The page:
Interactive Intelligence Unveils SIP-Compliant Dialer For Call Centers

Interaction Dialer 2.4 is the industry's first dialer component that complies with the Session Initiation Protocol (SIP), a popular standard for VoIP technologies, said Joseph Staples, senior vice president of worldwide marketing at Interactive Intelligence.

The Indianapolis-based company makes modular Wintel-based call center technology that covers a range of tasks, including interactive voice response (IVR), soft phone and reporting capabilities. Its modular approach contrasts with pricier, dedicated hardware-software offerings from companies such as Cisco Systems. And true to its Wintel roots, Interactive Intelligence focuses on ease of use and a good user experience, channel partners said.

Gia McNutt, president of Special Order Systems, a Rocklin, Calif.-based solution provider, said the dialer, which call centers and direct marketers use to blast out calls to customers, gets rid of that "disgusting pause" -- the time lag between when a customer picks up and a live customer-service rep or marketer comes on the line.

McNutt said dialers can help businesses and nonprofit organizations vastly improve their completed call rates. In the case of one not-for-profit customer, its 10 agents will be able to service its entire donor and prospective donor population two to three times more efficiently than in the past, according to McNutt.

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"In this case, if a donor misses their donation, the organization has found that if they contact that donor within 30 days, the retention rate is 80 percent vs. 10 percent," she said, adding that the dialer will ease and streamline those outbound calls.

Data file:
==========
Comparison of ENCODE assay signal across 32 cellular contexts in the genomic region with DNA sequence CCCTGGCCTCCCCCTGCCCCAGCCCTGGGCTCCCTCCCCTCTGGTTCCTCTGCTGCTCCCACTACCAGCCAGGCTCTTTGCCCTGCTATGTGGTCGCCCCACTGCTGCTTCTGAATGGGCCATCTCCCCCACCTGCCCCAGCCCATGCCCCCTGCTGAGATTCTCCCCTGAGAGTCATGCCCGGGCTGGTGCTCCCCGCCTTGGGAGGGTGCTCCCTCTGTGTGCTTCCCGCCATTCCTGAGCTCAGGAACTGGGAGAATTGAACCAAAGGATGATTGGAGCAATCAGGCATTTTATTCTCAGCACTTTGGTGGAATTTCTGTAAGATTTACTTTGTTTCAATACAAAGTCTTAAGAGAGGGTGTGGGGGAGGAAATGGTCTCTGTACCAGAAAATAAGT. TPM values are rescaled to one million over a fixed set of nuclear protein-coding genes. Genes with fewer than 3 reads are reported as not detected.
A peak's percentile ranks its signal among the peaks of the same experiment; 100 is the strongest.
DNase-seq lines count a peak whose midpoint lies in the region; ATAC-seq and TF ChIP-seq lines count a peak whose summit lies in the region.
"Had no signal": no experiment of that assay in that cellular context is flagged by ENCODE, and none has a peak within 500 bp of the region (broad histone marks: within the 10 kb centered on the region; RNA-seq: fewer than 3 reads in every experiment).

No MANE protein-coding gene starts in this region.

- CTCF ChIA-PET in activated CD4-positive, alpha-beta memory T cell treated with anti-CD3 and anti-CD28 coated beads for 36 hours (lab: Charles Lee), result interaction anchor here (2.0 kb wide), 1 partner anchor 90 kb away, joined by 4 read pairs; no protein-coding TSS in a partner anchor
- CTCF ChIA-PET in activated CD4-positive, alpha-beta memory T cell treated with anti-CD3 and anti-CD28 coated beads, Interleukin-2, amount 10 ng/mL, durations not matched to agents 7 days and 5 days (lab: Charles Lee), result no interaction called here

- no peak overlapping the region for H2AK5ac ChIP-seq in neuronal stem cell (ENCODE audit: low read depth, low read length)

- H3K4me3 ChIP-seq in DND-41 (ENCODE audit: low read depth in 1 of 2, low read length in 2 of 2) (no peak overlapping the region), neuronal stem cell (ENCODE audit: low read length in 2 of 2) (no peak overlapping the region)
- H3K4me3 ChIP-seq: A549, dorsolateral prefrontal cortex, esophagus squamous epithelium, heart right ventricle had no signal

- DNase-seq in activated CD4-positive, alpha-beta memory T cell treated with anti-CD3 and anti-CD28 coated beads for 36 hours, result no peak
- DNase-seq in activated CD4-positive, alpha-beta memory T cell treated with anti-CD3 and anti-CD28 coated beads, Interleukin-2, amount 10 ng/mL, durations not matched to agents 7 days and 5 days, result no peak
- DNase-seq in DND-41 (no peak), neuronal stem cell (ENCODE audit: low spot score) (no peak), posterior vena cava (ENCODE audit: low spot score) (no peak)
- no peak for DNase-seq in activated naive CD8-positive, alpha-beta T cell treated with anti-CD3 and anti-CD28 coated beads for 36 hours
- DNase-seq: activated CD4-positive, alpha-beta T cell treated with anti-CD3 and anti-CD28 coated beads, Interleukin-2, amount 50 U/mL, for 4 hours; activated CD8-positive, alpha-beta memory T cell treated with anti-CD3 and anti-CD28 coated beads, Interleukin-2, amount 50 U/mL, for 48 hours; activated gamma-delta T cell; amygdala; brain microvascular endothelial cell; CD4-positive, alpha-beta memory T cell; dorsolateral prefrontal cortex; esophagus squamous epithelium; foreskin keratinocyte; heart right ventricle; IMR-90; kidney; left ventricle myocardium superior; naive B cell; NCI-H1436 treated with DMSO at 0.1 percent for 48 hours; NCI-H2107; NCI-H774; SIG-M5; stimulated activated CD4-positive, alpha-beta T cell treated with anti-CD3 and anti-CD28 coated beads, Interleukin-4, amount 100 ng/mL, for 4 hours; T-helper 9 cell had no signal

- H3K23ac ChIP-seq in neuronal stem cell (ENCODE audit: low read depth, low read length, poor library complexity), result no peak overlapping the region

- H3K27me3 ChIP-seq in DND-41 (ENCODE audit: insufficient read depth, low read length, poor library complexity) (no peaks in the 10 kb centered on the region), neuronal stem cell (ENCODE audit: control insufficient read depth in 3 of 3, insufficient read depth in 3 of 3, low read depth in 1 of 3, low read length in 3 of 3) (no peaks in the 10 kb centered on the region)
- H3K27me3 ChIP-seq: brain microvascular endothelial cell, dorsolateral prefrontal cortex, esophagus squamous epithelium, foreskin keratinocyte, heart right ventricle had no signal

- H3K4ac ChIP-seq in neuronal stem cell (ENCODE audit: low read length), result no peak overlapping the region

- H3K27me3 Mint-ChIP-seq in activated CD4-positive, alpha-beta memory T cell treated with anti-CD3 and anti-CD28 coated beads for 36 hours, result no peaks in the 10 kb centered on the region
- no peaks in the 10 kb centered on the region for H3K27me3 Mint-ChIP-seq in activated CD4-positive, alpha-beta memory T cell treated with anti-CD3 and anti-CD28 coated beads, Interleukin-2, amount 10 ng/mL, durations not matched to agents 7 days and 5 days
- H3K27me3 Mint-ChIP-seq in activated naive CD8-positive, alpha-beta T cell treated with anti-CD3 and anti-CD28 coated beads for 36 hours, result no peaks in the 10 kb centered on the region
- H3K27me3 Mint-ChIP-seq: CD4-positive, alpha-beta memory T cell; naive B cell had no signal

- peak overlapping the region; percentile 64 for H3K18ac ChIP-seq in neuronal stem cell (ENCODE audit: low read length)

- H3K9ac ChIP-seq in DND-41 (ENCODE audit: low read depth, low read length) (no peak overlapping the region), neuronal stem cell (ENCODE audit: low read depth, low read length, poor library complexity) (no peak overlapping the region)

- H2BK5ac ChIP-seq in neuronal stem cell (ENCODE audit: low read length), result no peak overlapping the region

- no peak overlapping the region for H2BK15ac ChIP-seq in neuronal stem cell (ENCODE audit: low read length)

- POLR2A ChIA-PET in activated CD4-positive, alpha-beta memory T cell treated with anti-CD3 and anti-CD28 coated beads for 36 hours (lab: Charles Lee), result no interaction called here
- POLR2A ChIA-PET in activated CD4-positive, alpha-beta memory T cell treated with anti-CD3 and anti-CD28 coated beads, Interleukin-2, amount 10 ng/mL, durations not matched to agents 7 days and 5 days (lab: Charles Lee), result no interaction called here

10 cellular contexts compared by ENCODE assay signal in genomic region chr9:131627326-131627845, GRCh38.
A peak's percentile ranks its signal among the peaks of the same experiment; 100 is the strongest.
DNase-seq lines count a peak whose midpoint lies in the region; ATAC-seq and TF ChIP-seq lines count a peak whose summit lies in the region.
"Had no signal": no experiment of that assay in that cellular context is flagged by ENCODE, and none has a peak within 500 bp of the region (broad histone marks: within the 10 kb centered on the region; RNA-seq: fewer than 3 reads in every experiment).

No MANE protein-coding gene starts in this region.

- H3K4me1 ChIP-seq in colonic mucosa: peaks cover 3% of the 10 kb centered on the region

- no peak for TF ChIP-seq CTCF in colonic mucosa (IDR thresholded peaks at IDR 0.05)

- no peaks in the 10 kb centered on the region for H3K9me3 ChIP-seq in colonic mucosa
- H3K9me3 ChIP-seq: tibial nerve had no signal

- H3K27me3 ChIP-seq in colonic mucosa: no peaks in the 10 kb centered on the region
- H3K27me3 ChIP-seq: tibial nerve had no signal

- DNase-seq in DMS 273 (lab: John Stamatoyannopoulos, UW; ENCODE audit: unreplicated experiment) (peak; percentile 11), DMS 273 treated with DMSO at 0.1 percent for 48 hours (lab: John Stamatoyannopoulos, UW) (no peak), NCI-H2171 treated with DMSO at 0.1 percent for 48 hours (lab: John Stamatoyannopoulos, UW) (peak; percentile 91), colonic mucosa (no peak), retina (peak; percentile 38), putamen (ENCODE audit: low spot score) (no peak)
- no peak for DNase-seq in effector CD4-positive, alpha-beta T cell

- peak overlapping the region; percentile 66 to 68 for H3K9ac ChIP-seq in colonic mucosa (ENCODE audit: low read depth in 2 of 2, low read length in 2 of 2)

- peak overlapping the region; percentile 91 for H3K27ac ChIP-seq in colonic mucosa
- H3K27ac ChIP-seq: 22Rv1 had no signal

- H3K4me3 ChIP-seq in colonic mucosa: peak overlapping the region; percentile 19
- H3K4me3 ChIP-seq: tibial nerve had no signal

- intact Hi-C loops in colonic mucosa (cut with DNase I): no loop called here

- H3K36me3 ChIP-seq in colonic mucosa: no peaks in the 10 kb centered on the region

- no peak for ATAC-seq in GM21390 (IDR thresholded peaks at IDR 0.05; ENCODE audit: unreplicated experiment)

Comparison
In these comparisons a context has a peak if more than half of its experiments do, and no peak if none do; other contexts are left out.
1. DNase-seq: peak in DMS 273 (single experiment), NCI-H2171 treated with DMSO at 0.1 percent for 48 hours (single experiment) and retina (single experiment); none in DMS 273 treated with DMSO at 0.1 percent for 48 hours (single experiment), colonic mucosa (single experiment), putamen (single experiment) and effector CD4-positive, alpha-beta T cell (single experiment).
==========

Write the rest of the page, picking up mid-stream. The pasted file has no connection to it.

Brian Holdampf, president of Adapt Telephony Services, a Chicago-based solution provider, said the dialer is a big step forward. His company uses and sells the product. The major selling point is that since so many customers have gone to VoIP, the dialer helps those with geographically dispersed staffs to better serve customers, he said.

"We have 35 people serving all of North America, working with credit unions and call centers. Half are in Chicago, and half are remote. I can support them all and offer four-hour response times anywhere in the world," Holdampf said.

Interactive Intelligence has blazed the trail in putting call center technology on Windows and commodity hardware, he added. "It drops the hardware costs and lets us better serve customers," he said.

The dialer and interaction gateway cost between $1,900 and $2,300 per seat, according to Interactive Intelligence.